DRAWING TOGETHER INDIGENOUS FUTURES
Drawing Together Indigenous Futures maps out knowledge patterns emerging from yarning sessions with a group of Australia’s leading Aboriginal & Torres Strait Islander academics, held at GNIBI (College of Indigenous Australian Peoples), Southern Cross University, Lismore, in 2013. Participants discussed what cultural competency looks like from Indigenous perspectives, and how it might be activated as an event in process across a university. The cognitive map overlays commonalities-in-difference between a Canadian First Peoples knowledge, Australian Indigenous Knowledge, and a Western conception of transformative knowledge. In this, the map becomes a mediating object for future intercultural conversations. Four kinds of drawing together are shown: drawing together with the hand; drawing together assemblages; drawing together mess; and performing drawing ‘together’. The culturally sensitive parts of the information mapped have been concealed for public exhibition. This concealment is itself a commentary on which actors and networks are deliberately left out of maps, whose history is entangled with colonial histories and agendas. This project corrects the selective cartography of colonialism and revives what was destroyed in that process, re-inscribing what has been omitted and excluded, and critiquing assumptions about the neutrality of information design.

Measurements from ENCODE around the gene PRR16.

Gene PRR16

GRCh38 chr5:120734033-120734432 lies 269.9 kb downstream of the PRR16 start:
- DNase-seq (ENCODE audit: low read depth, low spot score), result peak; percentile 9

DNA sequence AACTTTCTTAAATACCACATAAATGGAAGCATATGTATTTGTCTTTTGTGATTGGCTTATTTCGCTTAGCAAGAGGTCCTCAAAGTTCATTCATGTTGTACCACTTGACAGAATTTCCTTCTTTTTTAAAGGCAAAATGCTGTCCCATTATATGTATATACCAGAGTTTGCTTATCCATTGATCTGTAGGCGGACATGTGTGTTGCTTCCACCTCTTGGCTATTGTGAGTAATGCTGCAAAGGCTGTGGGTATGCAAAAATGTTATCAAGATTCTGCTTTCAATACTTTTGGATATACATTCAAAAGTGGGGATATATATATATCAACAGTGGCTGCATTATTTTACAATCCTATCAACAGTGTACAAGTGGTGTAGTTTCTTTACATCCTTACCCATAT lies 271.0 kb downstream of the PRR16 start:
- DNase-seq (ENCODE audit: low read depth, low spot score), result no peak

Tristan Schultz is an interdisciplinary designer and lecturer in visual communication design at Queensland College of Art, Griffith University. His research interests are related to the connections between Design and Colonialism, with a particular focus on new openings combining Design Futures and Australian Aboriginal cultural production. Previously, Tristan was a research collaborator with Southern Cross University as part of the Indigenous Musical Journeys project and with GNIBI College of Indigenous Australian Peoples as part of the Indigenous Futures project. Tristan is a panel member of the Australia Council for the Arts (a council of the Australian Government) as an Aboriginal and Torres Strait Islander Arts Strategy Panel Member.